Tuesday, October 26, 2010

History - Rivalries and Voyages

My Thoughts Be Bloody: The Bitter Rivalry Between Edwin and John Wilkes Booth that Led to an American Tragedy by Nora Titone
The scene of John Wilkes Booth shooting Abraham Lincoln in Ford's Theatre is among the most vivid and indelible images in American history. The literal story of what happened on April 14, 1865, is familiar: Lincoln was killed by John Wilkes Booth, a lunatic enraged by the Union victory and the prospect of black citizenship. Yet who Booth really was -- besides a killer-- is less well known. The magnitude of his crime has obscured for generations a startling personal story that was integral to his motivation. This sweeping family saga revives an extraordinary figure whose name has been missing, until now, from the story of President Lincoln's death. Edwin Booth, John Wilkes's older brother by four years, was in his day the biggest star of the American stage.

The Voyage of the Beagle by Charles Darwin with introduction by David Quammen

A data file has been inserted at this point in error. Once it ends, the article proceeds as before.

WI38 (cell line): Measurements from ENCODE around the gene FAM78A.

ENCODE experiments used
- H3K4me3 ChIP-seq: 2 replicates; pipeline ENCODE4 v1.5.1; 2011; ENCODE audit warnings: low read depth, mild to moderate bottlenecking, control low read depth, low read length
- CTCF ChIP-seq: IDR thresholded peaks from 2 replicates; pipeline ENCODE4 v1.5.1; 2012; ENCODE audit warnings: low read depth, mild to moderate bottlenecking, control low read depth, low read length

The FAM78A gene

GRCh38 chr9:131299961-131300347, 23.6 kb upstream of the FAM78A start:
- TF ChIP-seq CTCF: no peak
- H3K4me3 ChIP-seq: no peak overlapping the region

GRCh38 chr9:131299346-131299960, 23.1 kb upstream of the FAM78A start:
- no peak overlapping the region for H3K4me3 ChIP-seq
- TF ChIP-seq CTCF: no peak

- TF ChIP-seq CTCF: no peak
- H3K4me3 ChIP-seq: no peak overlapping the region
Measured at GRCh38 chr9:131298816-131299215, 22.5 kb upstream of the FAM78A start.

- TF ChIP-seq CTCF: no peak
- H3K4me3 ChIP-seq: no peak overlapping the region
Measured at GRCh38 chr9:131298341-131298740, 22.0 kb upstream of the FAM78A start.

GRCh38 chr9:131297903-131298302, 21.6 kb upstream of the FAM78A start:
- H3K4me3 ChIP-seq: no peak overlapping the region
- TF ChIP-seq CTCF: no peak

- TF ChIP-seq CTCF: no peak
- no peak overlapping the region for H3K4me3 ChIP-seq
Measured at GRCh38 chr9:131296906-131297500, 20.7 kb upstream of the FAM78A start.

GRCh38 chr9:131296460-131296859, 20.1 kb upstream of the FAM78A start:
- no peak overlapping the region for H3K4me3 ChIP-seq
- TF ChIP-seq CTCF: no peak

When Charles Darwin revealed his radical theories of biology in 1859, he sparked fierce controversy that continues to this day. Here is the journal that started it all -- Darwin's gripping first-person account of his landmark voyage to South America, with his original interpretations of the Galapagos ecosystem and the impact of nature and selection. Best-selling nature writer and biography David Quammen introduces the story of the HMS Beagle, which set sail in 1831 to chart the waters off South America. Darwin, age 22, enlisted as ship's naturalist on a journey that became the defining event of his life.

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